Kathryn Connell lives a beautiful life in an extensively decorated home, burrowed in the bushy suburb of New Lambton.
For the last 35 years she’s enjoyed her well-loved and lived in home in the trees and by the creek. She and her husband, Geoff, bought the land and then built on it. She always remembers how old the house is because it’s the same age as her daughter, Charlotte. She moved in right before Charlotte was born, although she’d already had her son, Nicolas.
“It took about the nine months that I was pregnant to move in,” she says. “I can remember painting up the ladder at eight months pregnant before we had the stairs.”
She calls her husband the love of her life. Sadly, he passed away three years ago. She has heaps of family including three grandkids with a fourth on the way. All of her nieces and nephews have lived with her at at different times; she said it’s a rite of passage.
“It’s an open house to anyone who needs a haven,” she says.
Currently, her 20-year-old great nephew, Adam Montefiore, is living with her while he attends university. He’s a classical musician, so he and his friends keep the house filled with beautiful music.
She’s happy to be there and plans on staying.
“I still say it takes my breath away sometimes, the light [here]. It’s a different light coming through the trees, or after the rain, or a [seeing] flock of 20 lorikeets. While ever I can still walk up the stairs, I’ll stay here,” she says.
With the help of a builder, the Connells built the three-bedroom and three-bathroom home from a self-building kit. They flipped the house so that what is typically the front is the back, giving them better access and a view from the luscious deck and garden that leads down to the creek. The many windows, high ceilings, wood fire stove, hardwood floors and the surrounding flora give the spot a real treehouse vibe.
Connell doesn’t have any pets – she says she there is no need with all the possums and tawny frogmouths.
“Mormons come to the door and tell me it looks like a hunting lodge,” she jokes.
The home hosts a range of interesting, beautiful and bittersweet memories. Connell’s mother, Joy Cummings, was the first female Lord Mayor of Newcastle. Cummings first owned what is now Connell’s treasured Witches’ Sabbath painting by Charles Blackman (the revered Australian artist died in August).
For Geoff’s 40th birthday he received three separate paintings of each his wife, son and daughter, by local artist Gail Johns.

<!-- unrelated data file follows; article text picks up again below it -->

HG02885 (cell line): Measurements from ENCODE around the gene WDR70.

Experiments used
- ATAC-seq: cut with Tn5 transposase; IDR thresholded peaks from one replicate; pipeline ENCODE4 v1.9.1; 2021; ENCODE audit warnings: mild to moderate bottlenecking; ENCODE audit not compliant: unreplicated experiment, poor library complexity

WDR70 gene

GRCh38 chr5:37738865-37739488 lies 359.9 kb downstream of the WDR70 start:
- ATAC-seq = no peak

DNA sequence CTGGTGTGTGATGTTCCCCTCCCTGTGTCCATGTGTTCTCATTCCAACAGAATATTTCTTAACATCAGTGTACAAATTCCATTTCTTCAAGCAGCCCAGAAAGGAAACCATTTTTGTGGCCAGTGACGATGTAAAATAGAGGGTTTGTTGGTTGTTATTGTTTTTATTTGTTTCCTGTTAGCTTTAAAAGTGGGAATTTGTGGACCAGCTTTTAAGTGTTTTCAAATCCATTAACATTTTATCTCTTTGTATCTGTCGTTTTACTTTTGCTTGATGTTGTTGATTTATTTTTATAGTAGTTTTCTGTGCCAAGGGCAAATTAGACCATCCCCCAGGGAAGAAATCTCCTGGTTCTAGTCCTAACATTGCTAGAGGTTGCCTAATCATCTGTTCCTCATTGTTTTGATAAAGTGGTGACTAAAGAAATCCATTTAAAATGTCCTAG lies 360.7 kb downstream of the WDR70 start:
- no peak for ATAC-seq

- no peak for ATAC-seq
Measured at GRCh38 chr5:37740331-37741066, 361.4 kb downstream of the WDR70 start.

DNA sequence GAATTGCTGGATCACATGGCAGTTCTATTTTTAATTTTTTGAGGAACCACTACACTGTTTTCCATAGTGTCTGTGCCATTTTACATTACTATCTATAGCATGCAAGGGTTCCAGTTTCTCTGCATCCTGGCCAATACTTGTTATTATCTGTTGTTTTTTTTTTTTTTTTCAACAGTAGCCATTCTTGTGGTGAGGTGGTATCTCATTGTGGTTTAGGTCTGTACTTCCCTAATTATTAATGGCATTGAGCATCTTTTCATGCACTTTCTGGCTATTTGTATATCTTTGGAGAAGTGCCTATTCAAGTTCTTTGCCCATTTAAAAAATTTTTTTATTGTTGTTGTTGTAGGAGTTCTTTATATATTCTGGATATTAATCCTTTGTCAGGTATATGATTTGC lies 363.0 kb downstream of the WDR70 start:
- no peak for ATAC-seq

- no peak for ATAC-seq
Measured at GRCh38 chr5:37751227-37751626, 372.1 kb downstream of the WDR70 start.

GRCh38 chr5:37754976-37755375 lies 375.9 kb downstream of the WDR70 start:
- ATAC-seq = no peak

Geoff had many jobs, including teaching, and he travelled and worked in many different places in the Asia Pacific. Before he met Kathryn, he lived in Indonesia for five years, and the wall behind the large refectory dining table in the home is dedicated to Indonesian art, including Batik textiles.
Her lounge features glasswork pieces by master glassblower Julio Santos. The carpets and throws come from Mumbai and Istanbul.
While the house hosts many renowned pieces both locally and internationally, it’s also just about what Connell likes. “The elephant [art] was $1.20 hand-printed wrapping paper in Thailand, and I fell in love with it,” she says.
She loves cooking and the space is great for entertaining. The kitchen is easy to use and doesn’t separate her from the guests.
Connell loves Japan. She painted the splashbacks in her kitchen based on a kimono she liked. She painted them on particle board and covered them with glass.
After her husband passed away, her son, Nicolas, built an enchanting, maze-like walkway that leads down to the creek. Connell clearly has a green thumb and spends time every day outside. “I’ve given up travelling,” she jokes. “I just water the garden now; it costs as much.”
Nature is always present. She has beautiful dried Australian native flowers in her house, and recently salvaged some Gymea lilies and agave from a house that was being demolished. She’s visited by all kinds of beautiful birds – during our visit we saw a pair of crimson rosellas.
After 35 years in her home, the memories that come with the décor and the furniture are precious, and too many to count. Despite New Lambton’s proximity to town, the secluded house gives Connell and her family a place to unwind and enjoy each other.